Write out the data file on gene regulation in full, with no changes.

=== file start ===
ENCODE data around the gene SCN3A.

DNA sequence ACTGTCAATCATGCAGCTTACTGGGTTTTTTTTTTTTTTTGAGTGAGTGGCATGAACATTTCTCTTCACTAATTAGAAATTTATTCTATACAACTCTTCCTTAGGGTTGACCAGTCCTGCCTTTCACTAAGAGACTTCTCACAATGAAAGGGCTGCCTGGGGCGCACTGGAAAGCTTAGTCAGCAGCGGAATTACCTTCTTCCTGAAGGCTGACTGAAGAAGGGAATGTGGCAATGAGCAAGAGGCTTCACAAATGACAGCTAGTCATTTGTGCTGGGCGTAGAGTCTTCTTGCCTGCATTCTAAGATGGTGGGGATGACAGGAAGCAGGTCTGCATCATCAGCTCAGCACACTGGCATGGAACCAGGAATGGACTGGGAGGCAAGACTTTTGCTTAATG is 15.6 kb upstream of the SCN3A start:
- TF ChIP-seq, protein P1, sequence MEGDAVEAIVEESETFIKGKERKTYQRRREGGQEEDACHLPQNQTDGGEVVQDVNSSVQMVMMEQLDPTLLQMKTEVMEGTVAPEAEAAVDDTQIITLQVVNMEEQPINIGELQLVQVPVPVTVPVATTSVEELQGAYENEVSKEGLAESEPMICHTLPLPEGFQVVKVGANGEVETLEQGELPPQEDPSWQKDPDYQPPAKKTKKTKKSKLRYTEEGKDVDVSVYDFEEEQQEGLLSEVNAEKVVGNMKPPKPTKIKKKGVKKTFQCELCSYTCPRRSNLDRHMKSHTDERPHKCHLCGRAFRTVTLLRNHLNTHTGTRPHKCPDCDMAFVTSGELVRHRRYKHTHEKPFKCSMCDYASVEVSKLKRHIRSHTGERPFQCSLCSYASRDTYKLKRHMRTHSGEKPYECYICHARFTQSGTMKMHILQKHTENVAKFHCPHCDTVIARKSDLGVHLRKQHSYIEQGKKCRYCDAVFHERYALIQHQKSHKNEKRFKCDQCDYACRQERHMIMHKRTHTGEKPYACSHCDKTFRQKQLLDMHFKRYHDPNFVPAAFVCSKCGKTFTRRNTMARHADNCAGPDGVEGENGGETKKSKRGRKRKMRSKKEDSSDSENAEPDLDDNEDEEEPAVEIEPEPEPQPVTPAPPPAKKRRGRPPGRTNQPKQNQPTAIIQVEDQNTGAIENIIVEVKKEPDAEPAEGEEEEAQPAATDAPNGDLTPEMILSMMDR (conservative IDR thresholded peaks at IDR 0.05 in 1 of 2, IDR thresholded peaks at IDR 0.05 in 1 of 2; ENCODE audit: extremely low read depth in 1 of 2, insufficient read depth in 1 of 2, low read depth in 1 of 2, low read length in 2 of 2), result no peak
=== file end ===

ENCODE data around the gene SCN3A.

DNA sequence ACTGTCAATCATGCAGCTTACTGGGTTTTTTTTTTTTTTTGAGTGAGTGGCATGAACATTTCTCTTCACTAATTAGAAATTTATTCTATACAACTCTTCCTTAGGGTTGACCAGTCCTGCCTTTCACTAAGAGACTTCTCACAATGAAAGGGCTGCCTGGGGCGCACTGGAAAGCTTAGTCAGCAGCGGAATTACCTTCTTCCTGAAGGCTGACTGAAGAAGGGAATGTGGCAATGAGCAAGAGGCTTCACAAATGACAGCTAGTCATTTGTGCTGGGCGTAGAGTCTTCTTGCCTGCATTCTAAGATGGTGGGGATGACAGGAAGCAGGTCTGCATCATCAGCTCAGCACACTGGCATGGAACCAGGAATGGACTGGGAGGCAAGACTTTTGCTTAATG is 15.6 kb upstream of the SCN3A start:
- TF ChIP-seq, protein P1, sequence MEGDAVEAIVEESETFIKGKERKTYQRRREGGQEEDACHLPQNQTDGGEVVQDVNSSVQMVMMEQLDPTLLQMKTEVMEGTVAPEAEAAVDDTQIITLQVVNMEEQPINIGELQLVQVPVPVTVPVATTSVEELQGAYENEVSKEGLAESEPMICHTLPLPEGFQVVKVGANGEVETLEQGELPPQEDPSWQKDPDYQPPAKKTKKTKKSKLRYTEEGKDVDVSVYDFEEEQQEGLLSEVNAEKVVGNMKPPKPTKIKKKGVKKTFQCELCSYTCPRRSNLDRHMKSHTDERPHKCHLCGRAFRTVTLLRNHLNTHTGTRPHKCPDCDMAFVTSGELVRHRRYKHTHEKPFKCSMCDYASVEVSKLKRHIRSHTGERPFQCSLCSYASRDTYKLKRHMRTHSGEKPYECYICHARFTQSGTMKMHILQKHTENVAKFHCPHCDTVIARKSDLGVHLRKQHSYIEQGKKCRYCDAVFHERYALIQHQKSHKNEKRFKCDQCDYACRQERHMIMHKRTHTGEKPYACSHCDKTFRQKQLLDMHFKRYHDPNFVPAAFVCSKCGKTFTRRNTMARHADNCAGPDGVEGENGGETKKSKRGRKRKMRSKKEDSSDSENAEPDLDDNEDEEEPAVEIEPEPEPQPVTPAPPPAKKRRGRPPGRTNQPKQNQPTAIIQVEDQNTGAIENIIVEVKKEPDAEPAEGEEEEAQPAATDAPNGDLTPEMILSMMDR (conservative IDR thresholded peaks at IDR 0.05 in 1 of 2, IDR thresholded peaks at IDR 0.05 in 1 of 2; ENCODE audit: extremely low read depth in 1 of 2, insufficient read depth in 1 of 2, low read depth in 1 of 2, low read length in 2 of 2), result no peak